Relationship between Norway, North Dakota celebrated

This historic photo shows Gov. Louis Hanna and Smith Stimmel in front of the Abraham Lincoln statue in Oslo, Norway, The photo was contributed by Gustav and Dorthea Renden. Courtesy of Grand Forks Herald.Independence Day observances for 30 people with ties to North Dakota began a week early this year when they participated in a June 28 ceremony in Oslo, Norway, organized by Norwegian officials that recognized the ties North Dakota has with the Scandinavian nation.

By Jamestownsun.com

Independence Day observances for 30 people with ties to North Dakota began a week early this year when they participated in a June 28 ceremony in Oslo, Norway, organized by Norwegian officials that recognized the ties North Dakota has with the Scandinavian nation.

The guest speaker at the annual ceremony in front of the bust of Abraham Lincoln in Oslo’s Frogner Park was former U.S. Vice President Walter Mondale, now the honorary consul general to Norway. In his remarks, Mondale called Lincoln “America’s greatest president. And, I think Lincoln would like what he would see in Norway today. This country is not a military power like the United States, but it’s a great leader in world peace.”

The “North Dakotans to Norway” group participated in the ceremony to commemorate the bicentennial of Abraham Lincoln’s birth. It also recognized the 95th anniversary of the gift of the Lincoln bust by the people of North Dakota to the people of Norway for the country’s 1914 centennial celebration of its independence from Sweden.

Other participants in the program were Lasse Espelid and Hallgrim Berg, from the Nordmanns Forbundet Norse Federation, U.S. Embassy Charge’ d’ Affaires Kristen Bauer, State Senator Judy Lee, R-West Fargo, and Rick Collin, communications and education director for the State Historical Society of North Dakota and the state liaison to the National Abraham Lincoln Bicentennial Commission.

Jamestown Mayor Clarice Liechty also attended.

Lee brought greetings from Gov. John Hoeven, U.S. Senator Kent Conrad and U.S. Representative Earl Pomeroy of North Dakota, who co-chair the Congressional Norway Caucus. She said it was a pleasure to recognize the historic ties between North Dakota and Norway.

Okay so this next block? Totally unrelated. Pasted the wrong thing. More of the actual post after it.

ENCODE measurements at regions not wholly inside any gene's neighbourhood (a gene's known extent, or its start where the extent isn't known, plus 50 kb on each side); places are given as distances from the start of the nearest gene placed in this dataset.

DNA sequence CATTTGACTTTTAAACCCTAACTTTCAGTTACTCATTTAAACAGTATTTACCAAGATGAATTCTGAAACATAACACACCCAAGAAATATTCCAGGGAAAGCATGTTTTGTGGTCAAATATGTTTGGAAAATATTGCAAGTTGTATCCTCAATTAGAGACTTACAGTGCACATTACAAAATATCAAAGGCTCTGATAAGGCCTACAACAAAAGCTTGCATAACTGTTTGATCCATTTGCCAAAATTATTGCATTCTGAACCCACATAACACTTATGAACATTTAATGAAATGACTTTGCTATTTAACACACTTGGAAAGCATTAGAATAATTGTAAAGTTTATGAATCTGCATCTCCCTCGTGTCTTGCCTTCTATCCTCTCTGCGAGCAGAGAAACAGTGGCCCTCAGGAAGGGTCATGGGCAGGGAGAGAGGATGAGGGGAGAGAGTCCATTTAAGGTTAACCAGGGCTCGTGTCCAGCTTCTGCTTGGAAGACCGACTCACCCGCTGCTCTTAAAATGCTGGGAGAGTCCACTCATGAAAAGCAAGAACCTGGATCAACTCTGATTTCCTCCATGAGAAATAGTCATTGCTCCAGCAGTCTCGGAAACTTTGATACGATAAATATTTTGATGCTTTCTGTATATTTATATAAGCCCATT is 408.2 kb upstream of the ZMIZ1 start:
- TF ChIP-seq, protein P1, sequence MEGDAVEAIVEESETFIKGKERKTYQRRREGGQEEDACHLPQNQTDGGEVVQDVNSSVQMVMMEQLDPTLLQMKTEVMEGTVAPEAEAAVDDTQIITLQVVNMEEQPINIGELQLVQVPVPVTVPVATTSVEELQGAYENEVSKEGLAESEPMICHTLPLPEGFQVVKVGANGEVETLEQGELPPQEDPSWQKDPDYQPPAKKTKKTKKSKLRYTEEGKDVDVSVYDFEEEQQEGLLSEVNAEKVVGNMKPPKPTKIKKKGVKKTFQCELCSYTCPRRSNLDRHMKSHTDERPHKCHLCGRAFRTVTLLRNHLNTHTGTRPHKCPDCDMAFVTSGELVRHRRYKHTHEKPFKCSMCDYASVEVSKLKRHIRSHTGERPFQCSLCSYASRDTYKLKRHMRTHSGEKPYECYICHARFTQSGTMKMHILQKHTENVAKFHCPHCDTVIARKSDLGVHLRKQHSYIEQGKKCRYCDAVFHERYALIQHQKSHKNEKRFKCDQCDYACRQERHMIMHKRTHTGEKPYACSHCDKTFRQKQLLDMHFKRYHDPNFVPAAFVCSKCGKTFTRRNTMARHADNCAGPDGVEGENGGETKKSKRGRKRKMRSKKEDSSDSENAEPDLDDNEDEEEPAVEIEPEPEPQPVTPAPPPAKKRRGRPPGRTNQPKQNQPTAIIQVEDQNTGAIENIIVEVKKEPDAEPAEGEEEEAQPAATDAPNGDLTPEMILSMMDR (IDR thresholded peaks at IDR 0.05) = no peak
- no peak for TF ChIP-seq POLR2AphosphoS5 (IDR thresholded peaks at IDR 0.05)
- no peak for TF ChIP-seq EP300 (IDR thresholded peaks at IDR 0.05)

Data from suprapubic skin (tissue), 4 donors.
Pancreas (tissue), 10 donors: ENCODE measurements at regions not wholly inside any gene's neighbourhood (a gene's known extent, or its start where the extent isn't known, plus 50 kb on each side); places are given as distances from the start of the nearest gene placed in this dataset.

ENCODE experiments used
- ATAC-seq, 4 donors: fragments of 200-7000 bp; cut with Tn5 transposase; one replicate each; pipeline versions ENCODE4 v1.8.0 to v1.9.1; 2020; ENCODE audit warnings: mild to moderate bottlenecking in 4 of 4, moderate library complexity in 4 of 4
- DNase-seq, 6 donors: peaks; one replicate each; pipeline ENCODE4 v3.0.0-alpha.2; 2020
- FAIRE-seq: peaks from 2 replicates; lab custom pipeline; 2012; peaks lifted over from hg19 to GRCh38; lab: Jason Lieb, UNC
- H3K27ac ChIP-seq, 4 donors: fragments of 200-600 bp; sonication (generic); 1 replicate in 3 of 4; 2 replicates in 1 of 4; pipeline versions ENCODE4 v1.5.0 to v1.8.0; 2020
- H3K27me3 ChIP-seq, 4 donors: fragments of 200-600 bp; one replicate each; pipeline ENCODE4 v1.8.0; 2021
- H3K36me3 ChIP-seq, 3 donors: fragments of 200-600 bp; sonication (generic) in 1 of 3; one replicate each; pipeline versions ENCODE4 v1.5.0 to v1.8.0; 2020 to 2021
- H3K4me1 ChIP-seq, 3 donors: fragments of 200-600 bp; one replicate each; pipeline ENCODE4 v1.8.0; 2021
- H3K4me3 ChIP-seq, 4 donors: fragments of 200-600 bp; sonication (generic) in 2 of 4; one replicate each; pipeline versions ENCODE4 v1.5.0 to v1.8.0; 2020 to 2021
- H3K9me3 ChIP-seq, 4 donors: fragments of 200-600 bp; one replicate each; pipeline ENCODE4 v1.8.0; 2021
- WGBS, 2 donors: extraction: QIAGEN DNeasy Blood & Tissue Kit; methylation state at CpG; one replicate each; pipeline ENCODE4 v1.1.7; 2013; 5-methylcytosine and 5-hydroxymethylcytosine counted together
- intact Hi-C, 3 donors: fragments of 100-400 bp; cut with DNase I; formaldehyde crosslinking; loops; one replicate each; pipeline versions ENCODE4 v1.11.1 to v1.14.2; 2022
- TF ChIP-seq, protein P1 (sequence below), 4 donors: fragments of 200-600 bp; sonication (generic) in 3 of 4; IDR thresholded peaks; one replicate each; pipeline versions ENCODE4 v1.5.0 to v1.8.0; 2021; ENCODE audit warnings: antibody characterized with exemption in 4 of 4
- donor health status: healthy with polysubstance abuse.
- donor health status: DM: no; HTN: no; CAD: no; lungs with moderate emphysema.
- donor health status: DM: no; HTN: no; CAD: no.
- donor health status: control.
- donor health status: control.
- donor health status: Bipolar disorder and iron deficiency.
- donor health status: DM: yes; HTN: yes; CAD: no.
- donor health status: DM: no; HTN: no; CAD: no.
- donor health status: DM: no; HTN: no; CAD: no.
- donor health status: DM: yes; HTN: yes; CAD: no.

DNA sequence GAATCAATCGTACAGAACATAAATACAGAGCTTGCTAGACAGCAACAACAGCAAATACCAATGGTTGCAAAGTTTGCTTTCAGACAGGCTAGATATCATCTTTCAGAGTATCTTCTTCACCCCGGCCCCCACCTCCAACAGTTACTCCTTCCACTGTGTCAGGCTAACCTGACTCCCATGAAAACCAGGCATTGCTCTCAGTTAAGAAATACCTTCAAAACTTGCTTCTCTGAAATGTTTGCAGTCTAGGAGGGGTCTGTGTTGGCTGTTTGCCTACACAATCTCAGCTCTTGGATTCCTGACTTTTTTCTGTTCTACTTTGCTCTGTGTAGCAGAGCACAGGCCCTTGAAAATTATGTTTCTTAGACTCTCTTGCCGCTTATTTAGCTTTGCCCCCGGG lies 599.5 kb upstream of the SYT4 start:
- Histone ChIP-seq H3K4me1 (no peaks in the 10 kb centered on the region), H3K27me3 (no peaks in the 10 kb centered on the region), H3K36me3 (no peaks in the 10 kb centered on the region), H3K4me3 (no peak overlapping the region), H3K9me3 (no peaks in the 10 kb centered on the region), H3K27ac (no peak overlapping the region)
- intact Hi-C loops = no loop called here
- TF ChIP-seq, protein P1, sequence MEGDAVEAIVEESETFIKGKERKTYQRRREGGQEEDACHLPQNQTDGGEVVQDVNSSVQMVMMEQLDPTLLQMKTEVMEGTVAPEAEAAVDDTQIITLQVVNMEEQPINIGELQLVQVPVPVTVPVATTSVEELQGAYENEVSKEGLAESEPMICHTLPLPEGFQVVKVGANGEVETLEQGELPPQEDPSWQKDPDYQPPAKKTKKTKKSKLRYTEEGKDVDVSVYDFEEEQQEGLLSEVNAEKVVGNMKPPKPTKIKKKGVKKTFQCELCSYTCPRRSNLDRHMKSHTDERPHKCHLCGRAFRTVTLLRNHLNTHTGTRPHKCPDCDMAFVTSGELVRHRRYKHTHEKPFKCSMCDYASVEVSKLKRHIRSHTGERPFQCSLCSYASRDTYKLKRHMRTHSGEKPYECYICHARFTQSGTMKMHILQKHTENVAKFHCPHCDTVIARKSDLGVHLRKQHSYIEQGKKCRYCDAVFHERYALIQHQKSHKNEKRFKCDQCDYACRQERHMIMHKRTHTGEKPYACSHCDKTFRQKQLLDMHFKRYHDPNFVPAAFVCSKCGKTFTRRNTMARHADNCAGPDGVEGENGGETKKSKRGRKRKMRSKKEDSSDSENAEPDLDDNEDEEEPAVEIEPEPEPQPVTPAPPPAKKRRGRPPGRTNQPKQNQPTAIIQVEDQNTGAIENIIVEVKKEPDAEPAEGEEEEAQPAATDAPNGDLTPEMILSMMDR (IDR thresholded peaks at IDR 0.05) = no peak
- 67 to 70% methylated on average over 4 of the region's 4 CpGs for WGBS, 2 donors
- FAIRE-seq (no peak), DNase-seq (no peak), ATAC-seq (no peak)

“The priorities of values and education were brought by the emigrants and continue today. The church and school were the first structures built in most new communities. Today, the University of North Dakota hosts more students from Norway than any other university in North America.

Collin said that in North Dakota today, 31 percent of the state’s population is of Norwegian descent — higher than any other state.

“This can be attributed to President Lincoln’s signing of the Homestead Act in 1862, which enabled thousands of immigrants, many of them from here in Norway, to acquire free land in then-Dakota Territory, and later North Dakota,” he said.

He described the Lincoln statue as “a symbol of the unique and powerful friendship between the people of North Dakota and the people of Norway. It is an outstanding example of the power of Lincoln’s ability to transcend national borders with his universal appeal as a symbol of liberty, freedom, humanity and equal justice for all.”

Collin also presented to Berg a letter and flag of North Dakota from SHSND Director Merl Paaverud.

“These annual ceremonies at this Lincoln bust are a reminder of the significance of Abraham Lincoln and the major role he played in American history. This event truly is a celebration of history by both nations and reminds us once again how important freedom is in our world today,” wrote Paaverud in his letter.

Participants in the “North Dakotans to Norway” tour group ranged in age from 13 to 85 and were residents of Iowa, Alaska, California, New York, Wisconsin, Michigan, Arizona and North Dakota. They included descendents of three people who attended the dedication ceremony in 1914, as well as Eric and Chris Fjelde, the twin grandsons of the Lincoln bust sculptor, Paul Fjelde.

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